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Microstructural characterisation of engineering materials is required for understanding the relationships between microstructure and mechanical properties. Conventionally grain size is measured from grain boundary maps obtained using optical or electron microscopy. This paper implements EBSD-based linear intercept measurement of spatial grain size variation for ferritic steel weld metals, making analysis flexible and robust. While grain size has been shown to correlate with the strength of the material according to the Hall–Petch relationship, similar grain sizes in weld metals with different phase volume fractions can have significantly different mechanical properties. Furthermore, the solidification of the weld pool induces the formation of grain sub-structures that can alter mechanical properties. The recently developed domain misorientation approach is used in this study to provide a more comprehensive characterisation of the grain sub-structures for ferritic steel weld metals. The studied weld metals consist of varying mixtures of primary ferrite, acicular ferrite, and bainite/martensite, with large differences observed in hardness, grain size, grain morphology, and dislocation cell size. For the studied weld metals, the average dislocation cell size varied between 0.68 and 1.41 µm, with bainitic/martensitic weld metals showing the smallest sub-structures and primary ferrite the largest. In contrast, the volume-weighted average grain size was largest for the bainitic/martensitic weld metal. Results indicate that a Hall–Petch-type relationship exists between hardness and average dislocation cell size and that it partially corrects the significantly different grain size—hardness relationship observed for ferritic and bainitic/martensitic weld metals. The methods and datasets are provided as open access.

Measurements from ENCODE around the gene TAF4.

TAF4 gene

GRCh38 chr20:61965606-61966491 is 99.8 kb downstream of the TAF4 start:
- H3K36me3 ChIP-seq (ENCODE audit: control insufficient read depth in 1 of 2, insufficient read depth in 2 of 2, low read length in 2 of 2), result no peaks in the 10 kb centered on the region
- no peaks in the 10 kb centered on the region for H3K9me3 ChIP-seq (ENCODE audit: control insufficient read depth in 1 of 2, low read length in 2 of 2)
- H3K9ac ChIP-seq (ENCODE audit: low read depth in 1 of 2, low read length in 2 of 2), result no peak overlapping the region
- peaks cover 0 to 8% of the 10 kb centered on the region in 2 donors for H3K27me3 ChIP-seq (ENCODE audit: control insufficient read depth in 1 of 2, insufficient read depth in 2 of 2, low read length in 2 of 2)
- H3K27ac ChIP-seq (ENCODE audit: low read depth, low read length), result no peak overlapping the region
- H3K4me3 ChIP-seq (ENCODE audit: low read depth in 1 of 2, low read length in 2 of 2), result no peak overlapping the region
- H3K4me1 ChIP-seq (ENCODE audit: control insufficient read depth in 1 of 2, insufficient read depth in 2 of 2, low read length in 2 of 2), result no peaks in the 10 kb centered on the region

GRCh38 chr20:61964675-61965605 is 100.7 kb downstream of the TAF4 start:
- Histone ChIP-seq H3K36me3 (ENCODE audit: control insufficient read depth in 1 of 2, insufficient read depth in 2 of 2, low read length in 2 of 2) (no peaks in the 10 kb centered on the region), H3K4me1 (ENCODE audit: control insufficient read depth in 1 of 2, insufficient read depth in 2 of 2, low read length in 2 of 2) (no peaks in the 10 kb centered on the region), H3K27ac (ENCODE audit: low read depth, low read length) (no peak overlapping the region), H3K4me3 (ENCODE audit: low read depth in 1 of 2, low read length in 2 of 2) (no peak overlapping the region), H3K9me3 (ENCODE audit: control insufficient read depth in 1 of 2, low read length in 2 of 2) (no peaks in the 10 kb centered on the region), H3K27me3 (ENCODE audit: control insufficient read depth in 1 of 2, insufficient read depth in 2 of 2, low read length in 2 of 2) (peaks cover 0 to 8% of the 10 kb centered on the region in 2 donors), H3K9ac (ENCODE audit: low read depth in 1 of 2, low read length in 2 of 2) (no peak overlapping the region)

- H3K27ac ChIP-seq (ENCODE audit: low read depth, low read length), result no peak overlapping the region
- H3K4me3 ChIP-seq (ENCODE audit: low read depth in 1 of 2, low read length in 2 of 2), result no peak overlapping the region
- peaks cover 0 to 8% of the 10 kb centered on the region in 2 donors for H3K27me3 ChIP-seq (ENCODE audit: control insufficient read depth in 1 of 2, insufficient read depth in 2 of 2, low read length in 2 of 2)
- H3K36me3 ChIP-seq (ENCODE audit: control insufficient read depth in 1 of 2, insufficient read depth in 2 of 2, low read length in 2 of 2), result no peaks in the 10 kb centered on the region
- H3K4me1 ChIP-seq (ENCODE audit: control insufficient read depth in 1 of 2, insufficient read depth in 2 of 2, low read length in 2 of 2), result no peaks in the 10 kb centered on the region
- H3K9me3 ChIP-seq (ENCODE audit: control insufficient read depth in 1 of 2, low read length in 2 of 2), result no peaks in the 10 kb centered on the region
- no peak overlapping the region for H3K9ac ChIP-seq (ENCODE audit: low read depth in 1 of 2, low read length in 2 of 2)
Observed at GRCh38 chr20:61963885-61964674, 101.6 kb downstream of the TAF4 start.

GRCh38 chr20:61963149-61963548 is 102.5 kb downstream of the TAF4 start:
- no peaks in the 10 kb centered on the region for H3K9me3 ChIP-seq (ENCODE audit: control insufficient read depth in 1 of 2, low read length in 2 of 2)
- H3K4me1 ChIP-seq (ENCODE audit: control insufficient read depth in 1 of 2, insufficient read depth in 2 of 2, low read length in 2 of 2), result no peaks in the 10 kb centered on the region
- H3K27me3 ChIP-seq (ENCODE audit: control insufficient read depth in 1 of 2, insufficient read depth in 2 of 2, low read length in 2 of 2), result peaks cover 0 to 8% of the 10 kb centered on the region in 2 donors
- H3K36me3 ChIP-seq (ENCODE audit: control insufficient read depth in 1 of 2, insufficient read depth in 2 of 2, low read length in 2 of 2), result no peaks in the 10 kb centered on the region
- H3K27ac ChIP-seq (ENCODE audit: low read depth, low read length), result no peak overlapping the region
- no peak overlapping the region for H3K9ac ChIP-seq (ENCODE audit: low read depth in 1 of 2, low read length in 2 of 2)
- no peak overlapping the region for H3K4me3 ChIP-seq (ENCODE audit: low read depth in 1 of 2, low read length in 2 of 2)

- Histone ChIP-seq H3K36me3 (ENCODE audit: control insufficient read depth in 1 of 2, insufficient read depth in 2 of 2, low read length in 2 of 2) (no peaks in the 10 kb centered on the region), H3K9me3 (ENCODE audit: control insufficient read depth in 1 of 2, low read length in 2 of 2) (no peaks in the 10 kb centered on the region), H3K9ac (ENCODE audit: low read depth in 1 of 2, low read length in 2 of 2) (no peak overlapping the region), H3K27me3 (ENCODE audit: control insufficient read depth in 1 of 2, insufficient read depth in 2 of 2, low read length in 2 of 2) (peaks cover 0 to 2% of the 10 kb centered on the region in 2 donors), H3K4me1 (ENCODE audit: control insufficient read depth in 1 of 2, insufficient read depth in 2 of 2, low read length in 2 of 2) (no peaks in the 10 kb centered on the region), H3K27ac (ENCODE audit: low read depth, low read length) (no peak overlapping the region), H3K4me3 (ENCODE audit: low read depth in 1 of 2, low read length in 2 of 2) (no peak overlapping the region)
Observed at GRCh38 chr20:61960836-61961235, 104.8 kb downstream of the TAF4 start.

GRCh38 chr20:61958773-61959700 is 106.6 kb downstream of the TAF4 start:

- adaptive domain misorientation
- dislocation cell size
- Hall-Petch relationship
- arc welding
- laser-hybrid welding
FingerprintDive into the research topics of 'EBSD characterisation of grain size distribution and grain sub-structures for ferritic steel weld metals'. Together they form a unique fingerprint.
- 1 Finished
01/09/2016 → 31/12/2020
Project: Academy of Finland: Other research funding